Once a Team, Always a Team.

 

It's no hidden secret that outdoor activity works wonders for team building. In my role at Mount Cook I am lucky enough to see the impact that away days and outdoor development programmes have on a group of colleagues, so for some I am sure what I am about to describe will be familiar.

Where the benefits of outdoor team building are at their most obvious to me is when these types of activities can create a high performing team from a group of people who don't usually work together. How quickly being in a high pressured, tiring and sometimes unnerving situation can bond a group of people, is quite incredible, especially when you aren't aware of the strengths and weaknesses of those around you.

What's even better, is that the bonds that are quickly created don't tend to fade. Once you have shared that experience, the related emotions are embedded. I still consider a team member that I spent 3 days with on a physical challenge last year a very good friend, and those 3 days are still the only time we have ever spent together.

This weekend I embarked the Welsh 3000's Challenge, with a group of 5 other individuals, in order to raise funds for the Teenage Cancer Trust. For those who haven't yet heard of it, the Welsh 3000's has been dubbed as one of the toughest UK hiking challenges available. The goal is to summit all 15 of Wales' highest peaks, each of them standing at above 3000 ft, in under 24 hours. Each individual section is often a long walking day in itself, typically containing between 3 - 6 peaks joined together with plenty of scrambling and scree.

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It wasn't until a friend did it a year ago, to raise funds for Macmillan not long after losing her mum, that the challenge really struck a cord. What my friend put herself through was monstrous; I was beyond impressed at her grit, leaving me completely and utterly inspired.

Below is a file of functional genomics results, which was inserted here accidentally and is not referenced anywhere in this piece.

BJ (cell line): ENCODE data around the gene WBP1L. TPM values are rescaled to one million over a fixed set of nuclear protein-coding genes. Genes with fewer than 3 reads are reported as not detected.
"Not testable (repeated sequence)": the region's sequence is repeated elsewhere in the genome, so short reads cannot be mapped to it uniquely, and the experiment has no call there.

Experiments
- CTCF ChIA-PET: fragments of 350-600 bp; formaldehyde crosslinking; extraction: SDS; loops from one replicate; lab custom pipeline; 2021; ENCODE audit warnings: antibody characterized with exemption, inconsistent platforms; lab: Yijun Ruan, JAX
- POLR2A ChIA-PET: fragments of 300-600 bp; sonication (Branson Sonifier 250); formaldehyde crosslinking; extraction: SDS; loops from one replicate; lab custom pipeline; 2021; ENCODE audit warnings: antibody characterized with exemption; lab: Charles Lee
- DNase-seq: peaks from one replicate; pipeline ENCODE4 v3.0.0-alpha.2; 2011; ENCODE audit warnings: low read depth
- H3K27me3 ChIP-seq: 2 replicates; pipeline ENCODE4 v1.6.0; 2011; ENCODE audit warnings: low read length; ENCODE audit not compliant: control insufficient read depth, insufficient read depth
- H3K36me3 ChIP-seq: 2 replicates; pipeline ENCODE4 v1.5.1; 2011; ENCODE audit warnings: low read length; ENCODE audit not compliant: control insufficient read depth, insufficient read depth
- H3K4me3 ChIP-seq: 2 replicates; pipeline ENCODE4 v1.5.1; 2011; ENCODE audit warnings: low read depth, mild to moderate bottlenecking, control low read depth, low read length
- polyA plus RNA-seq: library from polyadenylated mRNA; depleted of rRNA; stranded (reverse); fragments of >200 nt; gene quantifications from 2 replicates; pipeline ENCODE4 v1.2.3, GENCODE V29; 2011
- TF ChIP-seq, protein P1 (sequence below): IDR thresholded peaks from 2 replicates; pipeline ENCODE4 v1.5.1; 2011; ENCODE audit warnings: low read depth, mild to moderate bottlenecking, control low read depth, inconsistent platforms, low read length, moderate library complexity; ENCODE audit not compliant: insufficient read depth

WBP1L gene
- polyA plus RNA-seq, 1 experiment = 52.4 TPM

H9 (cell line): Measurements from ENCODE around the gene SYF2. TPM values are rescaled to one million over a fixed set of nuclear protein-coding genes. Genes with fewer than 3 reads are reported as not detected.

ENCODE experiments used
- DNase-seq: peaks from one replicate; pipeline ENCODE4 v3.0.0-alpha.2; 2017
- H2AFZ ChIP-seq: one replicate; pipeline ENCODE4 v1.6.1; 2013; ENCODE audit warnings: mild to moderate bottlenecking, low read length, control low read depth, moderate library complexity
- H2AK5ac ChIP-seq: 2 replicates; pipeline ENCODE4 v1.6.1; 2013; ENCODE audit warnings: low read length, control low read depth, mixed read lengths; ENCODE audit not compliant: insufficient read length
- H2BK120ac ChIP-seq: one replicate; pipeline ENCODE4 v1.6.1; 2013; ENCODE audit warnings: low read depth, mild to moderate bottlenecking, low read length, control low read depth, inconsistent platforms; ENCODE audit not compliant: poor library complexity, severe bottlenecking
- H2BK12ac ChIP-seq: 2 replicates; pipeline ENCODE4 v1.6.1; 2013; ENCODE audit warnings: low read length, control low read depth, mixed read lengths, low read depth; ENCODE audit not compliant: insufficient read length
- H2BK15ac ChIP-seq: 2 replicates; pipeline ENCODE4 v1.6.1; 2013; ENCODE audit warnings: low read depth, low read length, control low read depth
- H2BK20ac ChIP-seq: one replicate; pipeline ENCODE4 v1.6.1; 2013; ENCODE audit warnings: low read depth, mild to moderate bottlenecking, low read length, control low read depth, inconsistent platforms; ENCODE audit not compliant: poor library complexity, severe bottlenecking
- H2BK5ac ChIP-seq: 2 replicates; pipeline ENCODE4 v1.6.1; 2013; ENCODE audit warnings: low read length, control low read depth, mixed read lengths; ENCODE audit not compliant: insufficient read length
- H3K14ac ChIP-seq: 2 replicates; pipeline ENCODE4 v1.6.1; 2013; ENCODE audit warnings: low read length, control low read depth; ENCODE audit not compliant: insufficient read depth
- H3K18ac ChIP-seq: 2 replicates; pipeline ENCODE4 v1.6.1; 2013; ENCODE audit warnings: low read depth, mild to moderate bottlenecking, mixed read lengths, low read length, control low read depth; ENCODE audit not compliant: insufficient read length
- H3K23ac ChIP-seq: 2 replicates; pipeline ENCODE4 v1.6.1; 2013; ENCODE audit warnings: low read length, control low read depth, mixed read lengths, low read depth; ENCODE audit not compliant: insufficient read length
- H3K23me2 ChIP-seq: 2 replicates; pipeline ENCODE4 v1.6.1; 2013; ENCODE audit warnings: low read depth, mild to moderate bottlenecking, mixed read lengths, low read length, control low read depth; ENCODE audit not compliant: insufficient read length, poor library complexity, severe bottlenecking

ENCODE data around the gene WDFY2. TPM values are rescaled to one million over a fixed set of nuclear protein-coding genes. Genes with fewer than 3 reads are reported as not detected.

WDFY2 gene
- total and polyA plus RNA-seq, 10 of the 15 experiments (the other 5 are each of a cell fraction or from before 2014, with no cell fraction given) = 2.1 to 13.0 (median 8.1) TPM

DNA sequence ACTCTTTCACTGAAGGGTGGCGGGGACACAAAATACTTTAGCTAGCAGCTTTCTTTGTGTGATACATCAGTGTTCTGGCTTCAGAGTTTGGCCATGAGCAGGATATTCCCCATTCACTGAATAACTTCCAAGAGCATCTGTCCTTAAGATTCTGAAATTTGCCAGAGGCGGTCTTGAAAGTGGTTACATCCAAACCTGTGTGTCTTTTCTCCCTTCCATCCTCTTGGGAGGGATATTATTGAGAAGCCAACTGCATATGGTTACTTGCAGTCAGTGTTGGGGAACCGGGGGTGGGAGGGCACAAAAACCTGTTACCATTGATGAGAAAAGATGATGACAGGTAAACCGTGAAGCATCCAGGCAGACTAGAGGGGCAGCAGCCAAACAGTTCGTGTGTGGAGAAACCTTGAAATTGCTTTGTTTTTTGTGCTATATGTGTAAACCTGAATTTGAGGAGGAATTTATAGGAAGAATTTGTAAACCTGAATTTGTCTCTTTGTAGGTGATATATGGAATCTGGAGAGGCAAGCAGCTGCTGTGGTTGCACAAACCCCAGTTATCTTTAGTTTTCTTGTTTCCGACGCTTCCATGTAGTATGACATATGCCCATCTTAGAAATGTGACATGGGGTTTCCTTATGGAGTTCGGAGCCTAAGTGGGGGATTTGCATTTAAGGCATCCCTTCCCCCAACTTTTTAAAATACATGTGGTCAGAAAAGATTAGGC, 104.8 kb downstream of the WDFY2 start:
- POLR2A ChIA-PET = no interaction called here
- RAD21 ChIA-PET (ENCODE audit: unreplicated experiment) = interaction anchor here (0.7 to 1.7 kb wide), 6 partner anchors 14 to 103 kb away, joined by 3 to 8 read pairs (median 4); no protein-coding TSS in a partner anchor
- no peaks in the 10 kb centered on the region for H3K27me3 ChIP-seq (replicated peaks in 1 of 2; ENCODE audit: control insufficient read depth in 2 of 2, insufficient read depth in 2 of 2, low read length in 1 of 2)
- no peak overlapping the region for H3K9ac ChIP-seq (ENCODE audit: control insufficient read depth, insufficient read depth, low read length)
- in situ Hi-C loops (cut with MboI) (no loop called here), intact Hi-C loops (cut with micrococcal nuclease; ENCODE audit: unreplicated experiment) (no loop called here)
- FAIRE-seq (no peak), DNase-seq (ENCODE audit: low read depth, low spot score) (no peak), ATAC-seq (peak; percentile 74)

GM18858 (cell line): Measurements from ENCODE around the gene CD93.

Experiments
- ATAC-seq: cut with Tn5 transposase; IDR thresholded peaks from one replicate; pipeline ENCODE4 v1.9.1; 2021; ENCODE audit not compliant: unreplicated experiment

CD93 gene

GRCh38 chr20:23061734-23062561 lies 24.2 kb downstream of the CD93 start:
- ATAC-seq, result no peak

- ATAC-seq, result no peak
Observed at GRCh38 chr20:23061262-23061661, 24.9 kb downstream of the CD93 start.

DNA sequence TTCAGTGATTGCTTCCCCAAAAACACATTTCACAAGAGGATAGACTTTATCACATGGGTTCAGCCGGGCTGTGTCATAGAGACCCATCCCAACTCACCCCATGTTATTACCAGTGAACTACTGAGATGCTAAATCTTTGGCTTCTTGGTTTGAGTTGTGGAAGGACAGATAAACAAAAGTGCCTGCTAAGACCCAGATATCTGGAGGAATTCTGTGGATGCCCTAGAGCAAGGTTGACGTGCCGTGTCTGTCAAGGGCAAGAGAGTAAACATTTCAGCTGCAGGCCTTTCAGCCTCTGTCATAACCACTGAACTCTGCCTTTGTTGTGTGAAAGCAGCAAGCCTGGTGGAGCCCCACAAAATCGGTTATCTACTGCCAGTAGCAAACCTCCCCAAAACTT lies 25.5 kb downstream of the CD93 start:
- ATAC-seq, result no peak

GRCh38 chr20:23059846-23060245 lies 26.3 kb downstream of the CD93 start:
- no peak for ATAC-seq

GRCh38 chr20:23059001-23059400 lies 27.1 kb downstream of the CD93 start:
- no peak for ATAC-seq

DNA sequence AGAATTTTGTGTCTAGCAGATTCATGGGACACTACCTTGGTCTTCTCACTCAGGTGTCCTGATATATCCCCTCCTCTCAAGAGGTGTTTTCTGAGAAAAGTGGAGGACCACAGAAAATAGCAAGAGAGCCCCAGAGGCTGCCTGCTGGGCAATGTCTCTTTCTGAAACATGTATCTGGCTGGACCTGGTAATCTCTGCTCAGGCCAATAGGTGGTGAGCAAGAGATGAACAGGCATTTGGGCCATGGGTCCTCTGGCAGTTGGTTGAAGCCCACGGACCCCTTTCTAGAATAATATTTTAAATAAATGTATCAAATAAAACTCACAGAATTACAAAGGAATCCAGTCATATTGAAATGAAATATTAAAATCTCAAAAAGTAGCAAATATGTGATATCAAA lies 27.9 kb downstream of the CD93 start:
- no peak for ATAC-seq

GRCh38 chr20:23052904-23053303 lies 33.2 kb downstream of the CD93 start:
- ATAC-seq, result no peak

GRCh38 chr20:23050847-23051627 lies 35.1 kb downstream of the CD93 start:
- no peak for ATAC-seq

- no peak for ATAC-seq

I put the feelers out and bounded together a group of enthusiastic chaps who were equally as excited by the prospect. There was Phil, one of Mount Cook's most experienced instructors, Robin, Director of Mount Cook, Andy and Bromley, who we work with at Rayburn Tours and Mitre group and Toby, a local expert Landscaper. The team had a broad spectrum of strengths and each played a vital part in our lengthy day- adventure.

Completing this with a team of people, who I don't have the privilege of working with on a daily basis, has given me a few observations on key behaviours which particularly helped us to succeed.

The walk itself was tough to say the least, especially with the weather conditions that we faced for the first half of the day. The infamous knife-edge ridge that is Crib Goch was foggy, rainy, windy and slippy which was nearly everything that we did not want it to be. Almost immediately, one team member read the groups emotions well and took the lead to navigate us safely along the knee trembling top of a 3000 ft drop on either side.

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The further 20 hours that followed this first section were filled with plenty of highs and lows. Due to allowing more time for caution and navigation in the bad weather, we slowed considerably on the second section, meaning that our slot for lunch came over 3 hours later than planned. Although our amazing support crew had met us with hot porridge and tea after the first 3 peaks and sent us off with flapjack and bananas, we hadn't stocked up with enough food for lunch. This meant that on the section that required the greatest output of energy, we were quickly getting too hungry. Another member of the team was fantastic at getting out what snacks they had, to share with the group in 10 minute intervals. At a time where the temptation was just to plough on for another few hours to get to the lunch spot, they insisted that the group frequently stop for water and food. This at the time felt like a small thing, but looking back now I can see that if we missed even a few of those breaks, the challenge could have been over.

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Arriving for lunch at 5.30 pm, having been on the mountains for 12 hours and hitting 9 of the total peaks, the realisation of how much toll the challenge would take was beginning to set in. Our support crew had been waiting for us at the checkpoint since 1 pm and were so quick in dishing out food and lashings of positivity. Another team member had brought a huge box of ointments and pain relief gels, something I have never carried on the mountain but was of great help to us all after battering our limbs around the rocks for hours on end.